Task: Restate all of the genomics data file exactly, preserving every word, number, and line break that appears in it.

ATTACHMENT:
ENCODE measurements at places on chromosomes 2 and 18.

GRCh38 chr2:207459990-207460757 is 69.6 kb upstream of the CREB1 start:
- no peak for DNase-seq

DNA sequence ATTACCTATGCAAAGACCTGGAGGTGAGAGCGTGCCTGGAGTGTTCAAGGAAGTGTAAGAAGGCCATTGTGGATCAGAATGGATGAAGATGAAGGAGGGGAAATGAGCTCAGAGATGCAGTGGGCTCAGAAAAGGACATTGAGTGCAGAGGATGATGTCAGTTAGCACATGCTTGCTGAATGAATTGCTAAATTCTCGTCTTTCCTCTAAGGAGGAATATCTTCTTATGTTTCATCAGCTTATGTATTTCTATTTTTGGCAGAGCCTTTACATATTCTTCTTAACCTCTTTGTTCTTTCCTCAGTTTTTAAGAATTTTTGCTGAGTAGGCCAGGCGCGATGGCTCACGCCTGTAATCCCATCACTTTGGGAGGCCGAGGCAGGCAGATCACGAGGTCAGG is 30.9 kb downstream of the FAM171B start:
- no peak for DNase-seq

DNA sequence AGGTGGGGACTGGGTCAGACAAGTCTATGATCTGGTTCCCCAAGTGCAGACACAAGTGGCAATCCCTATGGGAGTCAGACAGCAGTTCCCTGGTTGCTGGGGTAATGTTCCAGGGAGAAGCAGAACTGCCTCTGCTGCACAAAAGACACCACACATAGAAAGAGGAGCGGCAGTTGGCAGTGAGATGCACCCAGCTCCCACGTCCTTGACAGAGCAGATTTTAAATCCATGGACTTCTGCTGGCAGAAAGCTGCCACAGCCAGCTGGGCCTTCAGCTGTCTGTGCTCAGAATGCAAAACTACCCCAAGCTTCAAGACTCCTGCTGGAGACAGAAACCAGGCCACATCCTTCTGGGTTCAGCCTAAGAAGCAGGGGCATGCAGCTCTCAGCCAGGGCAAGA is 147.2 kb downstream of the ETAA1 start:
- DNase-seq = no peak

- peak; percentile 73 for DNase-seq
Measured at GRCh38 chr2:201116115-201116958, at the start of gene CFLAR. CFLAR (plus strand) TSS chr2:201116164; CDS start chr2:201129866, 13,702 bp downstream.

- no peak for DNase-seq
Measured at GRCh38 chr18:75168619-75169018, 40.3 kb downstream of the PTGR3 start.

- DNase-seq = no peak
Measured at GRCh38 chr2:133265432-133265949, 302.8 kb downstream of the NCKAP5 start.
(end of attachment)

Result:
ENCODE measurements at places on chromosomes 2 and 18.

GRCh38 chr2:207459990-207460757 is 69.6 kb upstream of the CREB1 start:
- no peak for DNase-seq

DNA sequence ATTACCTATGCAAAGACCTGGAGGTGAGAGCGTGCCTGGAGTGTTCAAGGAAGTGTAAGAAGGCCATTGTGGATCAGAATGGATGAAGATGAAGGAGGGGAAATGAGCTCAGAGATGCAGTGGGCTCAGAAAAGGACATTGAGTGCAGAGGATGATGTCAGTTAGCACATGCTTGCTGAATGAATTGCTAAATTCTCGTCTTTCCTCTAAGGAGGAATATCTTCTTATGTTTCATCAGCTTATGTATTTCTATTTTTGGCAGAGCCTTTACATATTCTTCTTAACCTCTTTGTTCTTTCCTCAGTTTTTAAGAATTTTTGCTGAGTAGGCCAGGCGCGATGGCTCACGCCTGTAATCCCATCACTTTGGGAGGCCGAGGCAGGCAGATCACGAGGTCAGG is 30.9 kb downstream of the FAM171B start:
- no peak for DNase-seq

DNA sequence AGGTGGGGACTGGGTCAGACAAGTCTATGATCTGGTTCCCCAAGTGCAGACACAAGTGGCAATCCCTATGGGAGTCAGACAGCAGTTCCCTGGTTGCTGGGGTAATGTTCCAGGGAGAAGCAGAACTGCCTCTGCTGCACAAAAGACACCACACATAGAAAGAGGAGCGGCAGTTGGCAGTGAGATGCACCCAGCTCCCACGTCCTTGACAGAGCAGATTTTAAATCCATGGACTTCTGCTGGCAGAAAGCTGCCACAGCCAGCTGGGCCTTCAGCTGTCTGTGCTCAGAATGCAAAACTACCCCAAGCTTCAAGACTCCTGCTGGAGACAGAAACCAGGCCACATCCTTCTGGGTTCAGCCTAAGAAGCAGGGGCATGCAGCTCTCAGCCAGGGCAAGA is 147.2 kb downstream of the ETAA1 start:
- DNase-seq = no peak

- peak; percentile 73 for DNase-seq
Measured at GRCh38 chr2:201116115-201116958, at the start of gene CFLAR. CFLAR (plus strand) TSS chr2:201116164; CDS start chr2:201129866, 13,702 bp downstream.

- no peak for DNase-seq
Measured at GRCh38 chr18:75168619-75169018, 40.3 kb downstream of the PTGR3 start.

- DNase-seq = no peak
Measured at GRCh38 chr2:133265432-133265949, 302.8 kb downstream of the NCKAP5 start.